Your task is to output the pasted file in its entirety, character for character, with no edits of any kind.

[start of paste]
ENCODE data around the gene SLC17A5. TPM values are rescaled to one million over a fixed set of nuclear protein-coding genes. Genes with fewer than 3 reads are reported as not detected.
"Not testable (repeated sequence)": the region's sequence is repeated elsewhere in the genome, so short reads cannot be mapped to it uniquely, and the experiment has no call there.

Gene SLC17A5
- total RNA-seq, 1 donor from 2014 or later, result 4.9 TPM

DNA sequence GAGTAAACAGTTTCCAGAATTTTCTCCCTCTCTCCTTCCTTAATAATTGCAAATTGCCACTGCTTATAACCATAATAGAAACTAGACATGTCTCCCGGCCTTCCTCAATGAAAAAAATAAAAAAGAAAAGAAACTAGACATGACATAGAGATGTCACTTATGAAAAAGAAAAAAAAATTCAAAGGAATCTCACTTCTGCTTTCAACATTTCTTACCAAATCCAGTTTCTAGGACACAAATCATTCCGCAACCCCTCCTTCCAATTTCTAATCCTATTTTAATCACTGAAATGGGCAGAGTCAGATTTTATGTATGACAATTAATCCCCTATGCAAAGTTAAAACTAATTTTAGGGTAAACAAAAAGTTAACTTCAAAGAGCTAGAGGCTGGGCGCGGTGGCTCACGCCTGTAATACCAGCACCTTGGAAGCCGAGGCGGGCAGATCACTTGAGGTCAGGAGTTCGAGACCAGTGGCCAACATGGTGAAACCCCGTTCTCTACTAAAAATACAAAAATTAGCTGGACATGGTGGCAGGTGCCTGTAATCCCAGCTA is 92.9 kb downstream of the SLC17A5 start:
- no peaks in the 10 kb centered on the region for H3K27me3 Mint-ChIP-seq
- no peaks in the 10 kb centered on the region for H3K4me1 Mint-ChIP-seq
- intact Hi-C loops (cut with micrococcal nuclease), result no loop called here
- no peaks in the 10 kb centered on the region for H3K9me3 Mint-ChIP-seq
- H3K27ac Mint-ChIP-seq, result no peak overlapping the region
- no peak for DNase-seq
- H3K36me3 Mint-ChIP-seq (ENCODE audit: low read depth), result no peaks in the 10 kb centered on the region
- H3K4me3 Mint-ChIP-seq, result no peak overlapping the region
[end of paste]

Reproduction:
ENCODE data around the gene SLC17A5. TPM values are rescaled to one million over a fixed set of nuclear protein-coding genes. Genes with fewer than 3 reads are reported as not detected.
"Not testable (repeated sequence)": the region's sequence is repeated elsewhere in the genome, so short reads cannot be mapped to it uniquely, and the experiment has no call there.

Gene SLC17A5
- total RNA-seq, 1 donor from 2014 or later, result 4.9 TPM

DNA sequence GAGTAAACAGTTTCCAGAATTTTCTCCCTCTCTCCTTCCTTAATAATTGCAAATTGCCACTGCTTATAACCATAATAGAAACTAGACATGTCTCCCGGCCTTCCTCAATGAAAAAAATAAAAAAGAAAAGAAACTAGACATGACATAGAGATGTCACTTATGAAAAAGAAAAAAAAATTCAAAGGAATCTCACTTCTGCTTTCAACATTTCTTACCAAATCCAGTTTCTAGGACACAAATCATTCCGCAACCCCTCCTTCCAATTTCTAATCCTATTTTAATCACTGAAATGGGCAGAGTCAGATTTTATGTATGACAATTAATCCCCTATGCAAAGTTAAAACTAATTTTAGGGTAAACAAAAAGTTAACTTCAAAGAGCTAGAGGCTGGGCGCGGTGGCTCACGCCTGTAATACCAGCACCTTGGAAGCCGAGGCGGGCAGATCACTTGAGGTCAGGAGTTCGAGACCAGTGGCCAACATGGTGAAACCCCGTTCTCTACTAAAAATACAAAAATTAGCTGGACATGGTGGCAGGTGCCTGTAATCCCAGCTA is 92.9 kb downstream of the SLC17A5 start:
- no peaks in the 10 kb centered on the region for H3K27me3 Mint-ChIP-seq
- no peaks in the 10 kb centered on the region for H3K4me1 Mint-ChIP-seq
- intact Hi-C loops (cut with micrococcal nuclease), result no loop called here
- no peaks in the 10 kb centered on the region for H3K9me3 Mint-ChIP-seq
- H3K27ac Mint-ChIP-seq, result no peak overlapping the region
- no peak for DNase-seq
- H3K36me3 Mint-ChIP-seq (ENCODE audit: low read depth), result no peaks in the 10 kb centered on the region
- H3K4me3 Mint-ChIP-seq, result no peak overlapping the region